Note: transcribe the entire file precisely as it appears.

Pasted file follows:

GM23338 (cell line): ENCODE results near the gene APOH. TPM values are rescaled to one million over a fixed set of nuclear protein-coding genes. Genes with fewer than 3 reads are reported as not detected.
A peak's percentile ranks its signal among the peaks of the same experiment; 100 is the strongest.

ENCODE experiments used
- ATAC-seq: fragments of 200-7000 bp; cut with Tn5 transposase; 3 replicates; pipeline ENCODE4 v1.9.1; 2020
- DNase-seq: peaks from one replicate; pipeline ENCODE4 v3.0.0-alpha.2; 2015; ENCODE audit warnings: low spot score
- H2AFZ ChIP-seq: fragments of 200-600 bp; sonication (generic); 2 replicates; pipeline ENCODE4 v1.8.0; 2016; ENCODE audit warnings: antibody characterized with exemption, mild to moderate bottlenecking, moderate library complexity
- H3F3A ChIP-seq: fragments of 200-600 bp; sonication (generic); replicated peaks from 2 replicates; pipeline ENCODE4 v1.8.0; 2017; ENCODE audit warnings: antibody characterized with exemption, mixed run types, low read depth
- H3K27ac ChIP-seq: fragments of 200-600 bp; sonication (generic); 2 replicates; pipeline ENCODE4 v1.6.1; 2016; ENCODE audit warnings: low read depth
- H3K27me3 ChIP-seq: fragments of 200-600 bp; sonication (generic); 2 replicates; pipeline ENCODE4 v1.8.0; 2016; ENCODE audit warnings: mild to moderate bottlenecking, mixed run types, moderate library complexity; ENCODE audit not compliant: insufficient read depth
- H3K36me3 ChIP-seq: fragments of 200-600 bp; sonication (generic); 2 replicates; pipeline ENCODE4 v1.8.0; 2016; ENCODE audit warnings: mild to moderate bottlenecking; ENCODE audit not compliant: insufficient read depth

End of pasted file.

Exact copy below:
GM23338 (cell line): ENCODE results near the gene APOH. TPM values are rescaled to one million over a fixed set of nuclear protein-coding genes. Genes with fewer than 3 reads are reported as not detected.
A peak's percentile ranks its signal among the peaks of the same experiment; 100 is the strongest.

ENCODE experiments used
- ATAC-seq: fragments of 200-7000 bp; cut with Tn5 transposase; 3 replicates; pipeline ENCODE4 v1.9.1; 2020
- DNase-seq: peaks from one replicate; pipeline ENCODE4 v3.0.0-alpha.2; 2015; ENCODE audit warnings: low spot score
- H2AFZ ChIP-seq: fragments of 200-600 bp; sonication (generic); 2 replicates; pipeline ENCODE4 v1.8.0; 2016; ENCODE audit warnings: antibody characterized with exemption, mild to moderate bottlenecking, moderate library complexity
- H3F3A ChIP-seq: fragments of 200-600 bp; sonication (generic); replicated peaks from 2 replicates; pipeline ENCODE4 v1.8.0; 2017; ENCODE audit warnings: antibody characterized with exemption, mixed run types, low read depth
- H3K27ac ChIP-seq: fragments of 200-600 bp; sonication (generic); 2 replicates; pipeline ENCODE4 v1.6.1; 2016; ENCODE audit warnings: low read depth
- H3K27me3 ChIP-seq: fragments of 200-600 bp; sonication (generic); 2 replicates; pipeline ENCODE4 v1.8.0; 2016; ENCODE audit warnings: mild to moderate bottlenecking, mixed run types, moderate library complexity; ENCODE audit not compliant: insufficient read depth
- H3K36me3 ChIP-seq: fragments of 200-600 bp; sonication (generic); 2 replicates; pipeline ENCODE4 v1.8.0; 2016; ENCODE audit warnings: mild to moderate bottlenecking; ENCODE audit not compliant: insufficient read depth